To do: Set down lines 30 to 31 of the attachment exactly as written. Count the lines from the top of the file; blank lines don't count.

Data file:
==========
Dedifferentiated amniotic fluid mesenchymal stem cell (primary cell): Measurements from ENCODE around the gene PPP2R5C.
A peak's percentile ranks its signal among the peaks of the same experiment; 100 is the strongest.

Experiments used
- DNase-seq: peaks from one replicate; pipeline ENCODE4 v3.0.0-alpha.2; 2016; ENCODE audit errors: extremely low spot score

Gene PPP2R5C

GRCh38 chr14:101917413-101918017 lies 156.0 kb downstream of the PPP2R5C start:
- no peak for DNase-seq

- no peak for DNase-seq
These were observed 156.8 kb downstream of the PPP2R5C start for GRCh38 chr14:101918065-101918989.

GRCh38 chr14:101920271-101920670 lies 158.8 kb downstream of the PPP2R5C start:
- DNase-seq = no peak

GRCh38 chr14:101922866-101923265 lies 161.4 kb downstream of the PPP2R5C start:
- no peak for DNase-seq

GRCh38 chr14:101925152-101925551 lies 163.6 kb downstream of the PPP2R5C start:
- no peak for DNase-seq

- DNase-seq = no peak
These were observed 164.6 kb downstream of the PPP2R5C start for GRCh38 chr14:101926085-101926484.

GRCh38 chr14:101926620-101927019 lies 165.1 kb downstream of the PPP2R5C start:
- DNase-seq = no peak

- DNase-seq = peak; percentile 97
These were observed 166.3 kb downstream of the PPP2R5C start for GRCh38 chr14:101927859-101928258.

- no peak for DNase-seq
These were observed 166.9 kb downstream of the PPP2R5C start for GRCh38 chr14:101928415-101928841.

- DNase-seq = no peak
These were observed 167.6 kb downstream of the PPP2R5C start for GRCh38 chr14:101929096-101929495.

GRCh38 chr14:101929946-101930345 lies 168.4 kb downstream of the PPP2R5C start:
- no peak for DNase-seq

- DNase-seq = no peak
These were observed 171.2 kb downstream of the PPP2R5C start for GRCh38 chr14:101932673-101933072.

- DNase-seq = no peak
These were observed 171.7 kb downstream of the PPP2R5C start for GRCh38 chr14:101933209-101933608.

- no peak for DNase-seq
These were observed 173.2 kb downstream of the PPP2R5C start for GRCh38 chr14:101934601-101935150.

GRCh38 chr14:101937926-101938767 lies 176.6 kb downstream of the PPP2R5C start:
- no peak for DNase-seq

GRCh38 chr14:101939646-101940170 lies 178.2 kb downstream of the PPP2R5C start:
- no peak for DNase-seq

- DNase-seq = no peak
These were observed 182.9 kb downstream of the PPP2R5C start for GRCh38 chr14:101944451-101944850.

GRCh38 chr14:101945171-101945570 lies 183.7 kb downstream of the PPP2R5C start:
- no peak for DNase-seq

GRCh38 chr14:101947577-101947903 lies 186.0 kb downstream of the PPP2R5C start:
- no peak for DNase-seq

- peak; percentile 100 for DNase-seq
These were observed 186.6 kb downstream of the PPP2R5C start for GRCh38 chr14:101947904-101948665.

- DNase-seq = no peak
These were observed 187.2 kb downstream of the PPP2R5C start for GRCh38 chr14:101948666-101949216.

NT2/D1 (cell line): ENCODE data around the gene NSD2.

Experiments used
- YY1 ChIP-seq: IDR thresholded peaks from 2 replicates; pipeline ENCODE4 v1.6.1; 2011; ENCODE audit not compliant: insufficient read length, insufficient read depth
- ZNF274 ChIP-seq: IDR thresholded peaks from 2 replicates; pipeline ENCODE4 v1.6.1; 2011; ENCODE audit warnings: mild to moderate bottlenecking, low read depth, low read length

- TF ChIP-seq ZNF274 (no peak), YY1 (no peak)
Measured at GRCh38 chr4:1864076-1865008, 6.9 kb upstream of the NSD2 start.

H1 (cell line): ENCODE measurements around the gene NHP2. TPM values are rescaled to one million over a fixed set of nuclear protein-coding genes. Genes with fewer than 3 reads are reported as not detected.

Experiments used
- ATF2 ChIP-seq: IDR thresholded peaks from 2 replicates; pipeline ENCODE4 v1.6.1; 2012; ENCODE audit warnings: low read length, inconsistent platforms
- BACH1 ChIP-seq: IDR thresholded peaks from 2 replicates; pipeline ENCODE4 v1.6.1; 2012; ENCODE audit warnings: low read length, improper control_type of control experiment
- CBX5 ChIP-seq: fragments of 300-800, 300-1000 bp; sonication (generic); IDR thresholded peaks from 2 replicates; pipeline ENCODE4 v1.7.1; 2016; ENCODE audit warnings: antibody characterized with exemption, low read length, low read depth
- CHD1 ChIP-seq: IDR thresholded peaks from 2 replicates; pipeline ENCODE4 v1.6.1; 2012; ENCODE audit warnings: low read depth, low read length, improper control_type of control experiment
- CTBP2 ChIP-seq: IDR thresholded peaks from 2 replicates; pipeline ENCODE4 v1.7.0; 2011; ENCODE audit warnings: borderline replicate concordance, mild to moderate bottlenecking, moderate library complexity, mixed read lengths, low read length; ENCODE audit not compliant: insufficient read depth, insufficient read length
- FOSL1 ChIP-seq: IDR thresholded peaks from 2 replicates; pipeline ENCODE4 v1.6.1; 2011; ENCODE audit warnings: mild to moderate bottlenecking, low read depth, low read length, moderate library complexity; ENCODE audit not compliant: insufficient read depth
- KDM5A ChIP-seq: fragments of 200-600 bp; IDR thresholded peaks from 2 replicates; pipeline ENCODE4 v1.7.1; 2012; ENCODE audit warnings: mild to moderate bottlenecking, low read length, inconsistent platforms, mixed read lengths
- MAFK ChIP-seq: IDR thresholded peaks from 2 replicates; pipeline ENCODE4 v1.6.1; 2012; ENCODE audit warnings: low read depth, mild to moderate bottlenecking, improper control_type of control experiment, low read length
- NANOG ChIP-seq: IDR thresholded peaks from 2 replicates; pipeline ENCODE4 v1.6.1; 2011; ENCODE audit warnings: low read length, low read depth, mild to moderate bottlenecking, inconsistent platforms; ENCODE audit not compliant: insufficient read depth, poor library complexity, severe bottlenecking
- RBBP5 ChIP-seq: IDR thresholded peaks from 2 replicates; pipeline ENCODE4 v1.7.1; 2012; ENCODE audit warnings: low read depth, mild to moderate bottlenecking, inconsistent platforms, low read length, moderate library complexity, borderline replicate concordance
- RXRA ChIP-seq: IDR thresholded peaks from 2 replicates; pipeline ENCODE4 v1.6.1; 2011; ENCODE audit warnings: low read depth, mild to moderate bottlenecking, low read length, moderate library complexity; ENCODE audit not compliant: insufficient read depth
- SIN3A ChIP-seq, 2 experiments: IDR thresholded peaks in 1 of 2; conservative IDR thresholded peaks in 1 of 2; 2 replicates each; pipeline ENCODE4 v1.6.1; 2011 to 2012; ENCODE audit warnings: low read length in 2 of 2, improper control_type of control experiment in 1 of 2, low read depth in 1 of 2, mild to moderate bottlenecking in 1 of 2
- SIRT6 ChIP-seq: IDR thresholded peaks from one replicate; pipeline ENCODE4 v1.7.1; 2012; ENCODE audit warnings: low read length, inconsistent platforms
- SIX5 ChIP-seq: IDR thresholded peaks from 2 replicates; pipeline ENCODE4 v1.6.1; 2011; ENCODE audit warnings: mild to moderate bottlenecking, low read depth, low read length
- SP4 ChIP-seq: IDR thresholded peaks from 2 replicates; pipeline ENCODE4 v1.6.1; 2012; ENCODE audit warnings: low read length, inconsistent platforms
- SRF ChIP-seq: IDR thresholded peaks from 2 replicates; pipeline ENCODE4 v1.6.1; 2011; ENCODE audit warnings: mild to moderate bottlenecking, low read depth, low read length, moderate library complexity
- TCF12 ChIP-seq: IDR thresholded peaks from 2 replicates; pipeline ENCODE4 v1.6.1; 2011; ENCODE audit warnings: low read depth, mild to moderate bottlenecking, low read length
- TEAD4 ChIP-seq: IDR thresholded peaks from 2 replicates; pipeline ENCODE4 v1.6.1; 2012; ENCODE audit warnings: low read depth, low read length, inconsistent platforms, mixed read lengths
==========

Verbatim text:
- DNase-seq = no peak
These were observed 171.7 kb downstream of the PPP2R5C start for GRCh38 chr14:101933209-101933608.